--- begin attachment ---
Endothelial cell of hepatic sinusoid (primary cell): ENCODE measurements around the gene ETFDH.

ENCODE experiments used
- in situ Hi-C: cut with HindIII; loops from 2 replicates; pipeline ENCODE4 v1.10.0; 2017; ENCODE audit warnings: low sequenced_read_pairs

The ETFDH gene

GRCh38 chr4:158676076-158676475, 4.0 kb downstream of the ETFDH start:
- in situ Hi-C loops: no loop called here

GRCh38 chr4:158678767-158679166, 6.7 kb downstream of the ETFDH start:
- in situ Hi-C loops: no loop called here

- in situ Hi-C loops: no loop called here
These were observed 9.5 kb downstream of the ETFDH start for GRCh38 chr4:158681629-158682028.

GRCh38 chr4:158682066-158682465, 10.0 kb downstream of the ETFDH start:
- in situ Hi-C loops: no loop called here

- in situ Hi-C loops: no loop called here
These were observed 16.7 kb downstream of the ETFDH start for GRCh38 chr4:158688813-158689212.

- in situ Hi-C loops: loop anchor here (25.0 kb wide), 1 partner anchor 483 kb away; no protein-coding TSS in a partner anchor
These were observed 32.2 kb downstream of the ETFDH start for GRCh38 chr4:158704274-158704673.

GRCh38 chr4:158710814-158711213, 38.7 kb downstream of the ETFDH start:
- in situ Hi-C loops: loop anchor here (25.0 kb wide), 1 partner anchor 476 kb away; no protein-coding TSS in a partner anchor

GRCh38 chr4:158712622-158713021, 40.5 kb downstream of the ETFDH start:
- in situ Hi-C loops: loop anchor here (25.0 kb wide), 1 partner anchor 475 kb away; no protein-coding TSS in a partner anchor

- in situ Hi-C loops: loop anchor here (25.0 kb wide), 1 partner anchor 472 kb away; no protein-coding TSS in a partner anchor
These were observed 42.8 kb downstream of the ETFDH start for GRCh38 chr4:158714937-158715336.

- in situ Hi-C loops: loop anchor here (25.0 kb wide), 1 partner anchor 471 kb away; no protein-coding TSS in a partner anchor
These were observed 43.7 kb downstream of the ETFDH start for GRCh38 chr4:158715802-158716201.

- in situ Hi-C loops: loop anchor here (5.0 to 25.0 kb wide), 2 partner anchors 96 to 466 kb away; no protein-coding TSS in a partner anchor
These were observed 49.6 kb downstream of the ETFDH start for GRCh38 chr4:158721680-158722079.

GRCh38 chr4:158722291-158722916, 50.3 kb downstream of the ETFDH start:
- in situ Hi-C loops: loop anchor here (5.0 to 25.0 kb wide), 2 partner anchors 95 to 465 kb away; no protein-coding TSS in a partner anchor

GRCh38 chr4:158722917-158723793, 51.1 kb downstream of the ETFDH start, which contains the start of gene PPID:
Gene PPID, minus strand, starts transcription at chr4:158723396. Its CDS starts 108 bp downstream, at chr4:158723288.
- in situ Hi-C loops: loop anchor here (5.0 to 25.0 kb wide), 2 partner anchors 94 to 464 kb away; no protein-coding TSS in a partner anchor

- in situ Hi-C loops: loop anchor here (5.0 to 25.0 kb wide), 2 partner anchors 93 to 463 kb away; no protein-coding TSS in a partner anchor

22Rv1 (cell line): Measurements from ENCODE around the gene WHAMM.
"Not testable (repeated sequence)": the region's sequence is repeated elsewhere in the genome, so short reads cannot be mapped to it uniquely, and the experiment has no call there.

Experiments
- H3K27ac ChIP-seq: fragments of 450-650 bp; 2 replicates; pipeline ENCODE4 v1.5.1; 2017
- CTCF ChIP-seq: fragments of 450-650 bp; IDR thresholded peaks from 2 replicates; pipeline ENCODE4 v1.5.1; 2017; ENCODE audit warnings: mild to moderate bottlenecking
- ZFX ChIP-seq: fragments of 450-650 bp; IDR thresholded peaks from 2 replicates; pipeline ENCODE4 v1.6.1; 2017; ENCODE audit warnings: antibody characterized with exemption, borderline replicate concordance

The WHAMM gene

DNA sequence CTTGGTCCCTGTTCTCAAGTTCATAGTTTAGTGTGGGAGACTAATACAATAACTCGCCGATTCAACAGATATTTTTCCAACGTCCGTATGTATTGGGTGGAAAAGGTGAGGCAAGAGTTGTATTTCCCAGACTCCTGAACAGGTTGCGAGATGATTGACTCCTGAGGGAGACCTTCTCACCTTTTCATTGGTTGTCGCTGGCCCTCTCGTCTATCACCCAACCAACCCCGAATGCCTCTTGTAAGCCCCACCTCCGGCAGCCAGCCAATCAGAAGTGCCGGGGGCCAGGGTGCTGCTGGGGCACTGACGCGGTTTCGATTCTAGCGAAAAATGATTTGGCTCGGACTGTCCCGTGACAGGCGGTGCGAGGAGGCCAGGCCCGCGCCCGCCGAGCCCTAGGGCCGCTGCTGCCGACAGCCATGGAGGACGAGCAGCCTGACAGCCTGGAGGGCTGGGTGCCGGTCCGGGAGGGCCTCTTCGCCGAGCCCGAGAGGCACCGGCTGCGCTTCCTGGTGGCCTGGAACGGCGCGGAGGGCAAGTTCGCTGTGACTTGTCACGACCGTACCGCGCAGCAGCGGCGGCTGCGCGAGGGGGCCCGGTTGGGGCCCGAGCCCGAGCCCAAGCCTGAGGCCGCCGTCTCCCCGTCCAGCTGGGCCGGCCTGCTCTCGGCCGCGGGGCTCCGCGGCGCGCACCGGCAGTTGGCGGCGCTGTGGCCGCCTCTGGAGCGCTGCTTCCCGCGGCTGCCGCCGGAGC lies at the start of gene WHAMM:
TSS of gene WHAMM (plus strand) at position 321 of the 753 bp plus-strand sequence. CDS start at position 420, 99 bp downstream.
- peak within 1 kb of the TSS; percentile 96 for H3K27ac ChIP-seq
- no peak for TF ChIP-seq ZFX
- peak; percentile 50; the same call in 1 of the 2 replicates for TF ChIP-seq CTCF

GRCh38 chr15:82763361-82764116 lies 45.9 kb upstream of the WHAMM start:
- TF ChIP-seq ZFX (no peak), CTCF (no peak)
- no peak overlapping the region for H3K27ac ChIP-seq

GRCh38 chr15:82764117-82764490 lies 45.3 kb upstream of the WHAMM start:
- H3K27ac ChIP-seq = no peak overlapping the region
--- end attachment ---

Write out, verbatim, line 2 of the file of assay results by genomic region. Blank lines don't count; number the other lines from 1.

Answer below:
ENCODE experiments used